A Music Minute (or two)

Can we talk about music for a minute?  Because, by now, you know I can sure talk, and music is one of those topics I could just go on and and on and on about, if given the chance, as surely you will see.  I want to talk a little about the history of modern music, how we got here, and where I perceive us to be, from an entirely layman’s point of view, because I am no music scholar but I do love to get my two cents in here and there.  I have added links right into the body of the writing for your listening and viewing pleasure (ed. right click on the links to open them in another tab, otherwise you’ll be leaving and then having to find your way back again to your place in this article), particularly for those of you who may need help navigating around just what it is I am talking about. (A note to music aficionados:  this post is representative of MY history of music, as I experienced it and remember it to be.  I have neither the space nor time here to really make a decent attempt at full exploration so what you’re getting is snippets, really, that contribute to the greater goal of writing a cohesive, and arguably witty, post.  You will be frustrated with me at times.  But I ask you, please read through to the end of the post BEFORE your frustration gets the best of you.  I’ll redeem myself, I promise you…)

As a kid growing up in the ’80s (alright, the ’80s AND the ’70s), the one thing I remember about music, aside from the music itself, was a real feeling of nostalgia for the ’60s.  The whole era seemed so shrouded in wonder for me.  As I grew into my teens, I remember having conversations with other kids my age about the generation we somehow missed.  “Man, the 60s would’ve been so cool!  I was definitely born at the wrong time. I would have, like, been a total hippy!” (before facebook, “like” was an ’80s thing). Out of this nostalgia came a sense that much of the great music had already been made, and that many of the great musicians were already gone.  That’s not to say it was all nostalgia.  Far from it, actually. There was definitely some great stuff going on musically when I was young.  Admittedly, I don’t remember too much from the ’70s myself, outside of what I was exposed to through my parents.  They weren’t really music aficionados, as I remember it.  They liked the Beatles, but we never had any of it in the house.  I do clearly remember Roger Whitaker, Crystal Gayle, Tammy Wynette, and, later, “Hooked On Classics” albums.  They had more albums, too, many more, most of which have stood the test of time in storage in my parents basement. There was also disco.  And Donny and Marie, and David Cassidy. (Lots more, as well, and I’m getting to that so just cool your jets!!!) This is vinyl I’m speaking of as we didn’t have an 8-track player (wait… what??? oh, this… http://en.wikipedia.org/wiki/8-track_tape) and cassettes weren’t quite out yet.  We did listen to the radio in the car, however, where we would hear songs like “Video Killed the Radiostar” by the Buggles. (the first video ever played on MTV, kids!  http://www.youtube.com/watch?v=hiJ9AnNz47Y&feature=related)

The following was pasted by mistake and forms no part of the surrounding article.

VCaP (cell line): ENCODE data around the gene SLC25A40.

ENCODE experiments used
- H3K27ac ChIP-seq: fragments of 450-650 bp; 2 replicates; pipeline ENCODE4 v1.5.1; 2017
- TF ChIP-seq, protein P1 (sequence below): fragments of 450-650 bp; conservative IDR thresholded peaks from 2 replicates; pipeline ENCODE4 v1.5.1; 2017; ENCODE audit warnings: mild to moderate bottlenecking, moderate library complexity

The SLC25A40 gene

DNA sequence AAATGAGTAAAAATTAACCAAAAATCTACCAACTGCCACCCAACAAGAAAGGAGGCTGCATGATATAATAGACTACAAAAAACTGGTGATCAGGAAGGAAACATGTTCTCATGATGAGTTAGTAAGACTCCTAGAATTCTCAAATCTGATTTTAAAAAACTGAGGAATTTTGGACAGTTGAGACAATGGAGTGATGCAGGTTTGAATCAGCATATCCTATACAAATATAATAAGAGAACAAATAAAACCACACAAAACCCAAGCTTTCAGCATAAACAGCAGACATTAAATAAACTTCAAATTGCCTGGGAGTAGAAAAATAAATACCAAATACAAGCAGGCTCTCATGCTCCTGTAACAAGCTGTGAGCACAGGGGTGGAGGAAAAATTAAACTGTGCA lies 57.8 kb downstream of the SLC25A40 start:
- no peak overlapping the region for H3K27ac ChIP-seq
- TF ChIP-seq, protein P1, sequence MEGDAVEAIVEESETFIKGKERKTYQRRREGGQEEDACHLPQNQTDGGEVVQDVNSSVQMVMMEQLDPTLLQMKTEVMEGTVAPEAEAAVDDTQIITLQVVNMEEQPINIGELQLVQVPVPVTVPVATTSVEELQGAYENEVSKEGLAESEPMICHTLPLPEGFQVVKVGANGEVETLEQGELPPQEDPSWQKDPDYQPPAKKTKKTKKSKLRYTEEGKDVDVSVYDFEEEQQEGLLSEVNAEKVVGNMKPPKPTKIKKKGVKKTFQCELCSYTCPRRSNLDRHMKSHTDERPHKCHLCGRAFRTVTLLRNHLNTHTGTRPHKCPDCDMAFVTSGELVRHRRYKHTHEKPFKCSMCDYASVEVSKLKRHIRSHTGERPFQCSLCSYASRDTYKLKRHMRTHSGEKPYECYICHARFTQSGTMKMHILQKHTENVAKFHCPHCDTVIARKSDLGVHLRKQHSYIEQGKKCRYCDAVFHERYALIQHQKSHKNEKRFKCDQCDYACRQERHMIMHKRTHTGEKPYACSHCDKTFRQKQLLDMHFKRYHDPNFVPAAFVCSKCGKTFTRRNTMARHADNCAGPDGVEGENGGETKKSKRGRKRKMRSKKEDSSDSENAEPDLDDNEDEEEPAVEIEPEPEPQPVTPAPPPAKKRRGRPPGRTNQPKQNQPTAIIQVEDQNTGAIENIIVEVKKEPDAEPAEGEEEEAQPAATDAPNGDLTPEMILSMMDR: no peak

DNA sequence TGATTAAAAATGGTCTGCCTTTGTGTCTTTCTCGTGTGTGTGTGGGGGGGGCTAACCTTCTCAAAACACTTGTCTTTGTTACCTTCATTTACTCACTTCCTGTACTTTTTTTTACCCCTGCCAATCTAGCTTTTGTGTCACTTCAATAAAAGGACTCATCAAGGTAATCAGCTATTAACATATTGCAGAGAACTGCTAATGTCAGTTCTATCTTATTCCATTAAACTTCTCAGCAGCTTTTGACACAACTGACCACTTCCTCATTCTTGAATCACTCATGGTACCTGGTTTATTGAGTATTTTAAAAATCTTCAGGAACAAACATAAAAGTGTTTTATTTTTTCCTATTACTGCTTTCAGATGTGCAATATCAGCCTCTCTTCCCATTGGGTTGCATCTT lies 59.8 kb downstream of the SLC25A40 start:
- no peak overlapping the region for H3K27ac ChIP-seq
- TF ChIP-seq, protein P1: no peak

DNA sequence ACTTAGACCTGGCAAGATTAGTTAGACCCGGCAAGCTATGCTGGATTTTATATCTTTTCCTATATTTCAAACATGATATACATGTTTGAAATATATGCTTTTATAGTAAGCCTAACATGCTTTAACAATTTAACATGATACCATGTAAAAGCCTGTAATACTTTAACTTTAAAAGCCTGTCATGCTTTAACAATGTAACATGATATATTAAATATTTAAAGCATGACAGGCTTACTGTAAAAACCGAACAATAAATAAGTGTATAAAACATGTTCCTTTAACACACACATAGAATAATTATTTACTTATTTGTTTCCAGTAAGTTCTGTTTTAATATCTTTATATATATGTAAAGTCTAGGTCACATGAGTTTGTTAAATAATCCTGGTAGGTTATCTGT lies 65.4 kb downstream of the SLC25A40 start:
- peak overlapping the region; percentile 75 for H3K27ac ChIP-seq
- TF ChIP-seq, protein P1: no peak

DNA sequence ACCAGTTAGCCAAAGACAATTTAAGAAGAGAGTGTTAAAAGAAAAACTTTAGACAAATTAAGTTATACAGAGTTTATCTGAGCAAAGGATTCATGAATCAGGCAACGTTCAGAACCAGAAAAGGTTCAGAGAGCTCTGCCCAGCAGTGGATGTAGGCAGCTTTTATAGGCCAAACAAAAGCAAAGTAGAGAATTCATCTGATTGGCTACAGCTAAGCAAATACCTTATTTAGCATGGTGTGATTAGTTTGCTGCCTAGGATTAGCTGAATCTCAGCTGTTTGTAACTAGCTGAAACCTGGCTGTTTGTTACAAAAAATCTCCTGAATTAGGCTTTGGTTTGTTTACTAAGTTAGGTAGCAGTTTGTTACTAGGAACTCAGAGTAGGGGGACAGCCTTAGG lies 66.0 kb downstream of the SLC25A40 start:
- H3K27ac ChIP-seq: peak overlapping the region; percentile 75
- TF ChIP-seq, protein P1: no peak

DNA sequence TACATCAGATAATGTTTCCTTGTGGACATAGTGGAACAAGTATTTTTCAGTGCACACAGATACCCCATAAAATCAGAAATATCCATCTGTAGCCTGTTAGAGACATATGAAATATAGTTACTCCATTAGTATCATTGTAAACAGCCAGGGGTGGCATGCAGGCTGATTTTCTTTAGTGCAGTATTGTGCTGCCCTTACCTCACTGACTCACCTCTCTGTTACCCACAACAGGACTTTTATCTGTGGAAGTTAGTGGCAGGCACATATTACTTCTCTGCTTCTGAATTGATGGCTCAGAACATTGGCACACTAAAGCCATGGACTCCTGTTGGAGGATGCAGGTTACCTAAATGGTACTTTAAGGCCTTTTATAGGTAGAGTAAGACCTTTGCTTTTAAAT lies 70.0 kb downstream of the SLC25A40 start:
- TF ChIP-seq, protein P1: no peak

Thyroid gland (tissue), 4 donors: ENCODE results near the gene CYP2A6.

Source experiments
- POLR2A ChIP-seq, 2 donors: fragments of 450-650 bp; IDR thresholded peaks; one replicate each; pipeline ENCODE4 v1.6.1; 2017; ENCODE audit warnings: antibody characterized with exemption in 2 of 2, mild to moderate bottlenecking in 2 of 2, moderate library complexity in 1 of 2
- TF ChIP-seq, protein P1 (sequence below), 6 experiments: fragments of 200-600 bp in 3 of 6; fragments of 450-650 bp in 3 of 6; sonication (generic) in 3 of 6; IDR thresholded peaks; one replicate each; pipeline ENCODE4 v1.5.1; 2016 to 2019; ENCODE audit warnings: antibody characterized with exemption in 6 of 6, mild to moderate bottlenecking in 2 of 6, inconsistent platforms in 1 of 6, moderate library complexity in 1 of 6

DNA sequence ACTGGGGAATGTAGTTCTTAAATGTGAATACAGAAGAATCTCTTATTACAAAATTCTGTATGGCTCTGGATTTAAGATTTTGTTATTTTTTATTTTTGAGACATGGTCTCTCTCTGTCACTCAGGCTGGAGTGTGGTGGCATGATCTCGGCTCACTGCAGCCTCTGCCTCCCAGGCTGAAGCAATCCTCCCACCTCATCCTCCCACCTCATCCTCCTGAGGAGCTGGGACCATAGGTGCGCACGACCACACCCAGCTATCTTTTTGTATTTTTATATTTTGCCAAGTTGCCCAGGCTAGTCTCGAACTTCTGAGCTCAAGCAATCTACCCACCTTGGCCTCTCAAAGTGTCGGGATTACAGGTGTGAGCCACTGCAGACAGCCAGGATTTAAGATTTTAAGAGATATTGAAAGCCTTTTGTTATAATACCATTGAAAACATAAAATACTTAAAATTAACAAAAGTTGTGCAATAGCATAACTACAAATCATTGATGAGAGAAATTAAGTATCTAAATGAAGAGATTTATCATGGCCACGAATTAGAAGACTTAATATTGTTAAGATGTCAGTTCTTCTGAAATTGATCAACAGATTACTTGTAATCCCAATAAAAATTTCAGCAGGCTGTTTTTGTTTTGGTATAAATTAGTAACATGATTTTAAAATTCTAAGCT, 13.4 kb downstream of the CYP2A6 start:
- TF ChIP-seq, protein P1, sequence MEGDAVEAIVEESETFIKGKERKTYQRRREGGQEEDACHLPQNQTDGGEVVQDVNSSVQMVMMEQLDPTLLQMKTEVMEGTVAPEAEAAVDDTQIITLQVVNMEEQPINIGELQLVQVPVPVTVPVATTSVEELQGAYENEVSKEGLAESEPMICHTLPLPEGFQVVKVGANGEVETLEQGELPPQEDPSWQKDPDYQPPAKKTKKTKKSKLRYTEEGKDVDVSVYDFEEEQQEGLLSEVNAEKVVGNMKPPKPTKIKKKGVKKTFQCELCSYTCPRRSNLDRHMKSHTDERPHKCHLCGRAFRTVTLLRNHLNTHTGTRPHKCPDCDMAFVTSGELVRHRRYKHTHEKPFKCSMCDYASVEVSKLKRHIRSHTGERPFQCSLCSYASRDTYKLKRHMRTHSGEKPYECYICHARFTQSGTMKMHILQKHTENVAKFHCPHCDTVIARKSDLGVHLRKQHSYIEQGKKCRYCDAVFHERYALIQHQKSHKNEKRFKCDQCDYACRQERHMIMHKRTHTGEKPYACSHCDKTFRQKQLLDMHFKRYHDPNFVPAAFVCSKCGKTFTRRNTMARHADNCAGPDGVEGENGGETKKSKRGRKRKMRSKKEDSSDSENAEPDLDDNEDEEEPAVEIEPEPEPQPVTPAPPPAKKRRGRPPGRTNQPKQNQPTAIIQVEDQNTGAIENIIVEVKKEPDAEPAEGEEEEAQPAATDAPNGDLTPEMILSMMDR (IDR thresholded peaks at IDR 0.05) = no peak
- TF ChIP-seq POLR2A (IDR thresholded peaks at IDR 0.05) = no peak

The defining moment for me, though, was when a friend’s mother, seemingly out of the blue, bought me an album.  My friend, whose name was Tiffany, had the coolest mother in the world (wish I could find them again…).  In the universe, even.  She was, this cool mom, a “roller skating queen” who had spiked platinum blonde hair and wore tight, black SATIN pants with crazy platforms and pumps.  This woman’s swagger MUST have been the blueprint for the “Iona” character in Pretty in Pink, she was that cool (http://2.bp.blogspot.com/-D1t9z-z591U/TcFRLchlIzI/AAAAAAAAA_w/vrYNcs9tZw8/s1600/vlcsnap-2011-04-23-02h35m35s96.png).  And, yes, she bought me an album.  But not just any album.  She bought me The B-52s “Wild Planet.”  I wasn’t even 10-years old and my world had just been rocked!  (http://www.youtube.com/watch?v=n7t7cGwN7_0)  If you have clicked on the link (or if you are already one of those “in the know”), you know exactly how cool Tiffany’s mom was.  Yeah, she was pretty fantastic.